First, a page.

I love Shakespeare. As a teenager, my best friends and I would hang around in the attic of my house practicing acting out Mid Summer’s Night Dream. We didn’t understand all the jokes at first, but annotated books helped us learn them and we became familiar with the rhythm and language of his works. I still hear my best friend’s voices when I read certain lines of the play.
Later, as a parent, I was excitedly to introduce my children to his work. I started when they were very young, still at an age where they were playing with wooden blocks. We took to reciting a passage from Macbeth over and over as we cleaned the living room, using the kids’ blocks as ingredients to a witches brew and a basket as the cauldron:
Round about the cauldron go
In the poison’d entrails throw.
Toad, that under cold stone
Days and nights has thirty-one
Swelter’d venom sleeping got,
Boil thou first i’ the charmed pot.
Double, double toil and trouble;
Fire burn, and cauldron bubble.
Intrigued by the third and forth line there I did some googling and found that “one” indeed used to rhyme with “stone.” (Think of the word “only.”) The kids found that equally fascinating. We used colored blocks to model the rhyming pattern and compare it with other poems. Someday I hope to be able to discuss meter with them but right now I don’t know enough about it. Hopefully I’ll learn more about it soon and be able to discuss it with them kids at some point later.
I waited till they had the verse almost memorized and then I turned to my trusty copy of Tales from Shakespeare to help me summarize the story of Macbeth for them. Tales from Shakespeare, by Charles and Mary Lamb, is written to try as much as possible to reflect the language of Shakespeare while still being understandable to children. I’ve found a few inaccuracies in the details and I can’t quite understand why they choose to include all the parts they do, so I didn’t read them the tales directly from there, but skim read it, quoting some and telling them things my way. They got the basic idea of the story, which they then wanted to act out. My oldest son liked to take the role of an adviser and pretend he’s giving advice to all sorts of characters from history or literature, thus leading to new alternative endings, so he moved back and forth pretending to advise King Duncan and Macbeth.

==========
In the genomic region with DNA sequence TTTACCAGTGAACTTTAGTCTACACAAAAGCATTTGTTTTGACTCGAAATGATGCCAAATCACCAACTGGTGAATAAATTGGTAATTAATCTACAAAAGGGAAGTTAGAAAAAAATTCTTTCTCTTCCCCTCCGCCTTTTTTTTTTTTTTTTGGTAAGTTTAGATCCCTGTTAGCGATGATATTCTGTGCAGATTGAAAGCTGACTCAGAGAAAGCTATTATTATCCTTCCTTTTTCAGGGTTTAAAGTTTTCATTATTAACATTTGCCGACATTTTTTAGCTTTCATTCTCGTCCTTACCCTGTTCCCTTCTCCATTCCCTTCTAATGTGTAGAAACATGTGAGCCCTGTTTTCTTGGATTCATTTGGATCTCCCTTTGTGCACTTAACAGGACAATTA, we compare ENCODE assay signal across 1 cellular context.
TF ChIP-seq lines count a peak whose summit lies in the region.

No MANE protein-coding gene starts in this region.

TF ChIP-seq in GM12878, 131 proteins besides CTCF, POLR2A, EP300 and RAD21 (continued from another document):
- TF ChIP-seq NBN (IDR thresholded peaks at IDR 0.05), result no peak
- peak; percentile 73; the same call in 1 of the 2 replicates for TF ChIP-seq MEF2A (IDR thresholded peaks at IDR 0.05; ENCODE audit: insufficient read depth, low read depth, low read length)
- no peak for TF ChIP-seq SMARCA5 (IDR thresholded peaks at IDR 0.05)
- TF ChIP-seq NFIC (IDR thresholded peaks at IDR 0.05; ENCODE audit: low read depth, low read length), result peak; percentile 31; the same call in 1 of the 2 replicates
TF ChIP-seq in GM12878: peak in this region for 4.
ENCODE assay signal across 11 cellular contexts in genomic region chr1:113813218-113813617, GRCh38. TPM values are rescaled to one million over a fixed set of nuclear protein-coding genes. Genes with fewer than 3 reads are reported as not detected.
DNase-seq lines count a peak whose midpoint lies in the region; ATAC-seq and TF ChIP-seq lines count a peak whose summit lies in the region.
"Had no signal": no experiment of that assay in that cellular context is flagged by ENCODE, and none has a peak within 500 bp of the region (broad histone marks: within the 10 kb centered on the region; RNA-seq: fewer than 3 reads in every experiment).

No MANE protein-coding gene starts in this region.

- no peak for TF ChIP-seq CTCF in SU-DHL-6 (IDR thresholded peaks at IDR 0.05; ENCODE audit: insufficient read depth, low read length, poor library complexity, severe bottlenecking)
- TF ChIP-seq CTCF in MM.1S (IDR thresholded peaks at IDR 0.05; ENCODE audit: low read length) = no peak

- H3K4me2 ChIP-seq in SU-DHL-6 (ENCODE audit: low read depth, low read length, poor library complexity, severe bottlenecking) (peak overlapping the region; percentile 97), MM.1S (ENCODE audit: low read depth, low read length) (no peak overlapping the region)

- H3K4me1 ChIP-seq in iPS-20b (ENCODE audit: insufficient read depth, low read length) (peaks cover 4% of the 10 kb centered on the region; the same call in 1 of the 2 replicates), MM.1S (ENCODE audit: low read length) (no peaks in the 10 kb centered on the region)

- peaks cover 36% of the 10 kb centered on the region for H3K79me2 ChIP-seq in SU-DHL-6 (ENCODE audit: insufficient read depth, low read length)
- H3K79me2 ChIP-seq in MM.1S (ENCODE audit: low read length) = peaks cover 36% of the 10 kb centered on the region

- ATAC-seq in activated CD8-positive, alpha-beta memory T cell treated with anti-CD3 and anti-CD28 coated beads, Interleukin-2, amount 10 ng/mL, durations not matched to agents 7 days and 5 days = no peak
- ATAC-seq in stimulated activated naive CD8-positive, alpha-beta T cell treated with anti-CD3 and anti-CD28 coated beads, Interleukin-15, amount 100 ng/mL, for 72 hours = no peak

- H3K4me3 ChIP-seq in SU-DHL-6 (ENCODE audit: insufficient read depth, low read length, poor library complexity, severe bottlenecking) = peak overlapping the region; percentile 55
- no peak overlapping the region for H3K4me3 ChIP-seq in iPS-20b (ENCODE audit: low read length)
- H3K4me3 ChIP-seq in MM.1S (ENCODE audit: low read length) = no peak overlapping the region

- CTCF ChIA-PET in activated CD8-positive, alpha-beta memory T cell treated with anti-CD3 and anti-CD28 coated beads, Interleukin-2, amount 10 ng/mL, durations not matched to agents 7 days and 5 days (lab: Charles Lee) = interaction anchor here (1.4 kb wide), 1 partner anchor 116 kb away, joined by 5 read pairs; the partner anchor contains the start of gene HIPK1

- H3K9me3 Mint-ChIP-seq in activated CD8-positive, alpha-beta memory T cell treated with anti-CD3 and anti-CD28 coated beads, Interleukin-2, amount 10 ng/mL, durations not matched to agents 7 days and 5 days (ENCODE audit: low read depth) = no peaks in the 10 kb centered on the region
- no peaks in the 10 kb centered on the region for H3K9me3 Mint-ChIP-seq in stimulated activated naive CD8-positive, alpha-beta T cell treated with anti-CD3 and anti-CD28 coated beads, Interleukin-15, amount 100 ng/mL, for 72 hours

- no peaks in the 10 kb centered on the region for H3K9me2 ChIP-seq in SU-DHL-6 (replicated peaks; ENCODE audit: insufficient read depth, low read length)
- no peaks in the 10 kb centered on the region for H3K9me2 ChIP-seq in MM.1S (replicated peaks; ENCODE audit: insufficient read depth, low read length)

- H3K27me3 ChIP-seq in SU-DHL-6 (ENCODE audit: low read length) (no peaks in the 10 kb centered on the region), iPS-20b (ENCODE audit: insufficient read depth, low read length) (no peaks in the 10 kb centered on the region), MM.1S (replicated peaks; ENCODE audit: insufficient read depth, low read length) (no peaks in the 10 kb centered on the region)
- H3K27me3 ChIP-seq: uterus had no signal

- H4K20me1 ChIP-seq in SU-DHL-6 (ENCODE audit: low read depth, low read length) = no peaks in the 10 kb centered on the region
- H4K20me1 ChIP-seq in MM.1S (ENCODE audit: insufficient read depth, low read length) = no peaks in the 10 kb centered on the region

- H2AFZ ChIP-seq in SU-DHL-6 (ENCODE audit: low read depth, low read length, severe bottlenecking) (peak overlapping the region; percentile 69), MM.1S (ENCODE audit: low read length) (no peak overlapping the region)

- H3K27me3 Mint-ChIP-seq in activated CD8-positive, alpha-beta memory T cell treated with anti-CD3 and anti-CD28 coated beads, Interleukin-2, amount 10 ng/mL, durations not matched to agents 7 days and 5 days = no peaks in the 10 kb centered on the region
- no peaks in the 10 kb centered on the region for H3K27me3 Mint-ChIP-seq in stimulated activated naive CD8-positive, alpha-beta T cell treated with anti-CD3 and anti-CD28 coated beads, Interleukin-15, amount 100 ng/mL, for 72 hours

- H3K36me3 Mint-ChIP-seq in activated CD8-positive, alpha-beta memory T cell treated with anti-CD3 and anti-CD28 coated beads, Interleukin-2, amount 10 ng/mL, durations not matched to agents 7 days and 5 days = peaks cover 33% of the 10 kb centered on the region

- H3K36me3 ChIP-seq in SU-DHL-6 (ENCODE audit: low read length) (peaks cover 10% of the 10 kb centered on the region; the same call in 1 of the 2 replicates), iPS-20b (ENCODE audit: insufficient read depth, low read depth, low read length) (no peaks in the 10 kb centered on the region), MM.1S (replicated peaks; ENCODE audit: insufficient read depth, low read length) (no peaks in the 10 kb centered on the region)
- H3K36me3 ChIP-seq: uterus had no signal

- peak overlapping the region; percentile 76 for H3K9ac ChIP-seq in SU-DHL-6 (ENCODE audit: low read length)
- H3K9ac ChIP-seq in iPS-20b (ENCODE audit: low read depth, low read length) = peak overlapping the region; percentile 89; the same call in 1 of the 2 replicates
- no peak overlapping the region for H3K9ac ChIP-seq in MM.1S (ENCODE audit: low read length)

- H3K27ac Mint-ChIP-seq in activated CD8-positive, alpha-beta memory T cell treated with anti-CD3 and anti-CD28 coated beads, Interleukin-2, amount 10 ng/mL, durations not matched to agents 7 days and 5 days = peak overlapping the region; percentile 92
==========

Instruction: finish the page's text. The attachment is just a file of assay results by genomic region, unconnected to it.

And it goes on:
Encouraged by the success in introducing them to that story I checked out what our local library had for children. We found a number of books, my favorite of which I’ll list here:
- Shakespeare and Macbeth : the story behind the play by Stewart Ross, is an excellent book. It tells about Shakespeare writing the play, about the historic Macbeth and it summarizes the play, pointing out the way in which the play differs from the history. The references to James I of England helped us make the connection between Shakespearean England and what was happening in the “New World” at the time. (The book doesn’t mention the New World, but we’re reading about Jamestown, Quebec and early settlements elsewhere so this tied in nicely.)
- How to Teach Your Children Shakespeare by Ken Ludwig is a great book for parents to use. It gives suggestions for which passages to encourage your children to memorize and helpful tips for doing that. It also provides some background on the plays those passages are from.
- A Child’s Portrait of Shakespeare by Burdett Lois tells of the life of Shakespeare and is very readable. We first read this a few years ago.
My children are young. I know they don’t need to know anything about Shakespeare yet, but I like that they are learning about it. I am taking care to present Shakespeare lightly. I want them to enjoy it. I want them to be excited about learning more later. I never thought the play Macbeth would be their introduction to Shakespeare, and yet it has worked well for us. Witches, murder, kings, warriors and prophecy all play well with the children.
When we were out shopping, my oldest saw a fake knife in a Halloween displays, and he suggested maybe Shakespeare used something like that in faking the fight scenes. When we came home, he wanted to talk about what other special effects Shakespeare might have used, and what effects people use today that wouldn’t be possible back then. Learning about Macbeth has provided chances for us to discuss so many different topics. Later, my children convinced me to buy a styrofoam skull that they could use while reciting the lines from Hamlet about Yorick!
Playing with blocks and Halloween props was a great start for the kids learning Shakespeare. As they grew older, we used Minecraft to recreate scenes. We programmed Minecraft NPCs to speak Shakespearean lines. We continued to read the plays together.
As my kids grew older, I wanted to share more of the history of Shakespeare and his time. I found the following books particularly helpful:
(This post was based off of a post written on September 23, 2011 but was revised and republished in April 2020.)